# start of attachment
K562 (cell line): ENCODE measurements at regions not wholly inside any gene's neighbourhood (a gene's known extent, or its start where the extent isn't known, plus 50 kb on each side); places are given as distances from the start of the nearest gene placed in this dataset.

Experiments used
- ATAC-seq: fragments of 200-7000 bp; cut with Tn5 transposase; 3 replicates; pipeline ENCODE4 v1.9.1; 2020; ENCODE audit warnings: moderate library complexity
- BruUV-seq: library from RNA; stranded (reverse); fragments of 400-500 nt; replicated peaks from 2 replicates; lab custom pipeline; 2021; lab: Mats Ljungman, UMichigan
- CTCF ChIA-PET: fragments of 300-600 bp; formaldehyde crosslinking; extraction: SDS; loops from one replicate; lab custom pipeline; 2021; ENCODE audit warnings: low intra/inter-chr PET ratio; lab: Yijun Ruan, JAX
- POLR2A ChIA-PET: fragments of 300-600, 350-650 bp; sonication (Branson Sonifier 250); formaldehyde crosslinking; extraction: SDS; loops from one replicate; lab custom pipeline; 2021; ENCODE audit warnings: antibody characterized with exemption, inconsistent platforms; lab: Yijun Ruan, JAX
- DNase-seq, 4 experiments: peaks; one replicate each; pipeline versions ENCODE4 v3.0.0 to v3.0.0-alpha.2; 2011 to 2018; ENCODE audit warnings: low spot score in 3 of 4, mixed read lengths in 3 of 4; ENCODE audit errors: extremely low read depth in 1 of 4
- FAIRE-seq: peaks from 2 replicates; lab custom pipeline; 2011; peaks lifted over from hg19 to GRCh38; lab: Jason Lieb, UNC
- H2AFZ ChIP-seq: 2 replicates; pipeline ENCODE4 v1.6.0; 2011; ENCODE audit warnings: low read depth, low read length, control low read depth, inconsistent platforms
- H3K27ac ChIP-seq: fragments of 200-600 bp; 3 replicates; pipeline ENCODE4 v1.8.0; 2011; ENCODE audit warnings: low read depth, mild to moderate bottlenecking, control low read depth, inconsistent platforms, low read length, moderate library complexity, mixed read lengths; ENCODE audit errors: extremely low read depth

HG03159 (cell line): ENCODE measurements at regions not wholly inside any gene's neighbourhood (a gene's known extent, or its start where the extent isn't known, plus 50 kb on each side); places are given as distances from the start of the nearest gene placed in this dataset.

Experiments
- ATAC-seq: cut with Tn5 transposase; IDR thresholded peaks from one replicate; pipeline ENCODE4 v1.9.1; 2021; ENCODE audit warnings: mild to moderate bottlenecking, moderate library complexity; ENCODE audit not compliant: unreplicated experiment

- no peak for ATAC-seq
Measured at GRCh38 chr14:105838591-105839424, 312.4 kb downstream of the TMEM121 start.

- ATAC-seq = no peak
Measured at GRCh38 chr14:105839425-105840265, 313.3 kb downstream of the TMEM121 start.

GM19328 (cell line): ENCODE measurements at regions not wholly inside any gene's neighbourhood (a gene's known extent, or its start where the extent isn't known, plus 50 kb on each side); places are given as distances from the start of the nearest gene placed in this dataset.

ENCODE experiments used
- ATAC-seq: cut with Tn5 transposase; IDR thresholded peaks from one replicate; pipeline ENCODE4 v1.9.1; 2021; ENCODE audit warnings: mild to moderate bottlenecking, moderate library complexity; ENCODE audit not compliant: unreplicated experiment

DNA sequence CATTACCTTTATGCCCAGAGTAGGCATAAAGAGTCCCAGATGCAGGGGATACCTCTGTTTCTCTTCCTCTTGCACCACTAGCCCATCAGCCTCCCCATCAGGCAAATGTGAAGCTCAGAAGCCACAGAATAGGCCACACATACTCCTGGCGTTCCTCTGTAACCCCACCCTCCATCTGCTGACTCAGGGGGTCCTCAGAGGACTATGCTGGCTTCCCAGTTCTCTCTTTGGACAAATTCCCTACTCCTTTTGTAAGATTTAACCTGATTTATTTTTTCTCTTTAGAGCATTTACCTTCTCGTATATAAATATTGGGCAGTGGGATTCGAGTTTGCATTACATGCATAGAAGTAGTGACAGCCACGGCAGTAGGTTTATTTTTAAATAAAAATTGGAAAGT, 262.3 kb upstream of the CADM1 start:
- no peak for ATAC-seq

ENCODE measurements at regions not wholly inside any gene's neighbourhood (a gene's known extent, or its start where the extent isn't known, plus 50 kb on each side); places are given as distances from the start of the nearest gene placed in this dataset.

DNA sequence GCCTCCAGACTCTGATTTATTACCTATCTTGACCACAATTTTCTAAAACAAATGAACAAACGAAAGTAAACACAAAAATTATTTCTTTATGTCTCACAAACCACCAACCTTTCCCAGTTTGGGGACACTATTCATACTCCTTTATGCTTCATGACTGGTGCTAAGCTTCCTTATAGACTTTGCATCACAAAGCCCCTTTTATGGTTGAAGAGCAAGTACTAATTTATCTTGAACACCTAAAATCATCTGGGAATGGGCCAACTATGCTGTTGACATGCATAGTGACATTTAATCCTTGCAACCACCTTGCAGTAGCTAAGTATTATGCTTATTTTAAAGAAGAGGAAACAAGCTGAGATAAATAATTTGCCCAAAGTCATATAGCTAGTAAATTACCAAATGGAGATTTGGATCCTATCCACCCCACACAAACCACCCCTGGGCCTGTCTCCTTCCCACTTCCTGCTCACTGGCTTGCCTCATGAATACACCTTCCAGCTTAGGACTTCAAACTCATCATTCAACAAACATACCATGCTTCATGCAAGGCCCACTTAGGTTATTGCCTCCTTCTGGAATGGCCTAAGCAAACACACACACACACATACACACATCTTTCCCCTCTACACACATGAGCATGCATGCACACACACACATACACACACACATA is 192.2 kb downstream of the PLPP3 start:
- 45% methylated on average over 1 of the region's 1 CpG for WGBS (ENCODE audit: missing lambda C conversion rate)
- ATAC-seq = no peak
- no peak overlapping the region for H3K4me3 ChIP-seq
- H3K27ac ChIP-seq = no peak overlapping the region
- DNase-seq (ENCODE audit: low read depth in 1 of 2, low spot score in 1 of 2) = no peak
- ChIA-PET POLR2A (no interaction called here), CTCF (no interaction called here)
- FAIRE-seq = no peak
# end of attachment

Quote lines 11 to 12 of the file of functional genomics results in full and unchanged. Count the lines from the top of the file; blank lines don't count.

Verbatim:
HG03159 (cell line): ENCODE measurements at regions not wholly inside any gene's neighbourhood (a gene's known extent, or its start where the extent isn't known, plus 50 kb on each side); places are given as distances from the start of the nearest gene placed in this dataset.

Experiments